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So now that the TabActivity is officially deprecated as of 3.0, I'm going through and switching all of my TabActivities to Fragments. But first I decided to research a little about Fragments

I'm reading the design philosophy and one of the lines is:

Android introduced fragments in Android 3.0 (API Level "Honeycomb"), primarily to support more dynamic and flexible UI designs on large screens, such as tablets.

Now, I'm not developing for a tablet, nor will my app ever see a tablet. Barring the bad idea of using deprecated code, what do I have to gain if I'm not going to use a big screens or animations, which seems to be the main thing they are touting?

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Now, I'm not developing for a tablet, nor will my app ever see a tablet.

That may only be the case if you're not shipping the app. Just because you are writing it for a phone does not prevent tablet owners from installing it. It may be that you are using hardware capabilities that tend to be used by phones and not tablets (e.g., telephony), but there's nothing stopping a hardware manufacturer from offering those capabilities in a tablet.

Barring the bad idea of using deprecated code, what do I have to gain if I'm not going to use a big screens or animations, which seems to be the main thing they are touting?

Fragments offer some benefits, such as simpler management of configuration changes, that are more annoying than they need to be without fragments.

More importantly, an increasing percentage of the Android UI will require fragments going forward. For example, as you note, tabs (particularly activities-in-tabs) are going away, being replaced by tabs in the action bar controlling fragments. Now, you may think that this is only for tablets, but it is likely that when Ice Cream Sandwich (ICS) ships later this year, the action bar and tabs will be extended to phones as well. While old-style tabs should still function on ICS phones, they will look odd by comparison. Whether or not "odd" is a problem is up to you, of course.

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The application is only going out to specific phones and it will only be running on 2.3.3. It is a guarantee. I know android released a backwards compatibility patch for older OS's, but I'm not sure I will be allowed to install it given the restrictions on the phone so that may wind up being the deciding factor anyway. – Otra Jul 26 '11 at 10:44
    
Hey, I'm sorry to dig up an old post, but I'd really appreciate any input. Do you think it's worth using Fragments in a project targeting pre-4.0 Android Phones? They seem neat and all, but I feel slightly uncomfortable using the Android Support Package. Granted it IS from Google, so it must do okay, but I still have the feeling that it's just a work-around. – cesar Jan 18 '12 at 19:32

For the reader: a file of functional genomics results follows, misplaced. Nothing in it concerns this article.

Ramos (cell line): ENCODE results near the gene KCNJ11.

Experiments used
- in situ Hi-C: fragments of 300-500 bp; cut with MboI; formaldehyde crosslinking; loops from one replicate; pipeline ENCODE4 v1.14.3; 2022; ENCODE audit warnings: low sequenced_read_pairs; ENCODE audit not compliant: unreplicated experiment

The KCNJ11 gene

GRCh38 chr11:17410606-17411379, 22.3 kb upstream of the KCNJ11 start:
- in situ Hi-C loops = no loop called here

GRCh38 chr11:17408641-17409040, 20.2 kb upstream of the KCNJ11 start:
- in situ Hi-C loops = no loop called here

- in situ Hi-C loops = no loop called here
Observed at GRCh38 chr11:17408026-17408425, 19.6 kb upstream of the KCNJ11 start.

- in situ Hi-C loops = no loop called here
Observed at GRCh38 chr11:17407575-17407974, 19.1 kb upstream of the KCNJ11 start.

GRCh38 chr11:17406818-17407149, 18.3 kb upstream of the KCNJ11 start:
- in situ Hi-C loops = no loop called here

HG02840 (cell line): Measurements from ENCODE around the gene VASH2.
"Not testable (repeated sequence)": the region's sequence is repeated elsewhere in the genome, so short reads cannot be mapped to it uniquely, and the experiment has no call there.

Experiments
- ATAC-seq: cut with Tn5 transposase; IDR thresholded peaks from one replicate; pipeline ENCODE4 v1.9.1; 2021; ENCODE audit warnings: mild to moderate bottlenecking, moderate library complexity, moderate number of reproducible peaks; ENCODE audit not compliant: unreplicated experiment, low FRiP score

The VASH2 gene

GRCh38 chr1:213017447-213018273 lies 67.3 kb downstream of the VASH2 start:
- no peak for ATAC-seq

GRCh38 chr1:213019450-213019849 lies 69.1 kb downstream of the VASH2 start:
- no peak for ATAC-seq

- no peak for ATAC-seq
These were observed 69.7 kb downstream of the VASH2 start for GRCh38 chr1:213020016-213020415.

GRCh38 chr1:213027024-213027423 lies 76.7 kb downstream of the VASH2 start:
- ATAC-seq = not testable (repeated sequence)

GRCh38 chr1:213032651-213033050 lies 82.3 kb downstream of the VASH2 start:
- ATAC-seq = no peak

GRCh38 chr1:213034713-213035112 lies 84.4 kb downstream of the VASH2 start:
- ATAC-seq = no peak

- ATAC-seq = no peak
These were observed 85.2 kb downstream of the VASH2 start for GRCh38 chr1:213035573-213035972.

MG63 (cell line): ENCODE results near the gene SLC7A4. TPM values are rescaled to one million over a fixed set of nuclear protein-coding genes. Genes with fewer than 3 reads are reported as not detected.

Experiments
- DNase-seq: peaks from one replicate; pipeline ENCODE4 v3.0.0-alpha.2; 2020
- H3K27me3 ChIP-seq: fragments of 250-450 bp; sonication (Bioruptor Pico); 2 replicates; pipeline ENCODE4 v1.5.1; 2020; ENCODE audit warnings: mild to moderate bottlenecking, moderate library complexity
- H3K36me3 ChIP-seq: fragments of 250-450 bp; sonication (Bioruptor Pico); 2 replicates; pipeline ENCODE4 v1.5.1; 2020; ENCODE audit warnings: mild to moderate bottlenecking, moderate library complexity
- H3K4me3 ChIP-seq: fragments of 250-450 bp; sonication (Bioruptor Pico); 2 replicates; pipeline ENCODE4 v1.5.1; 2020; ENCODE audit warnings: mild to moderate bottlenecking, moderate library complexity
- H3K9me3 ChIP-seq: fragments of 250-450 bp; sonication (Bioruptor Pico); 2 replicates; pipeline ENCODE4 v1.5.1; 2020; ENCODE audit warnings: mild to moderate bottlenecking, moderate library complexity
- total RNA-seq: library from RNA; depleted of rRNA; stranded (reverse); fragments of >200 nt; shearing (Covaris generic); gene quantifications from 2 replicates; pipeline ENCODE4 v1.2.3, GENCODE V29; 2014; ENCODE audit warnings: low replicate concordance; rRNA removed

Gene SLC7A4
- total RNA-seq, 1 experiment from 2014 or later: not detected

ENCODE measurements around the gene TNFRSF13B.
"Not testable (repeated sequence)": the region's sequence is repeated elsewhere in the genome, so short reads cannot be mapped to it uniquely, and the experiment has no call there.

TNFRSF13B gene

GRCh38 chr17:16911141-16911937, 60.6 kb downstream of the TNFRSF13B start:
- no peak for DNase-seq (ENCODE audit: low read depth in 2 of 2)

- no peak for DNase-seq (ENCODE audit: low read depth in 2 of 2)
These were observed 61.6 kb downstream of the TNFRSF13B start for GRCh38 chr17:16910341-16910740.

@anonymous: "Do you think it's worth using Fragments in a project targeting pre-4.0 Android Phones?" -- yes, because you should be targeting post-3.0 devices before the year is out. "Granted it IS from Google, so it must do okay, but I still have the feeling that it's just a work-around" -- it is just a backport. It is 90+% the same code as what you have in 3.0+ devices. – CommonsWare Jan 18 '12 at 19:39
    
First off, thanks for the really, really quick response haha. I didn't expect anything till tomorrow. Second, I'd love to target post-3.0 devices, but clients prefer backwards compatibility, especially since the majority of android users are still on 2.1/2.2 (at least according to google). – cesar Jan 18 '12 at 19:48
    
@anonymous: First, your stats are out of date, according to Google. Second, maintaining backwards compatibility is indeed important. That is why Google and independent developers try to backport as many things as is practical, so you can have backwards compatibility and be taking advantage of current techniques. I am in the process of rewriting a few hundred pages of material to emphasize that you should be using fragments (via Android Support) and the action bar (via ActionBarSherlock) for new app construction for all devices. – CommonsWare Jan 18 '12 at 19:58

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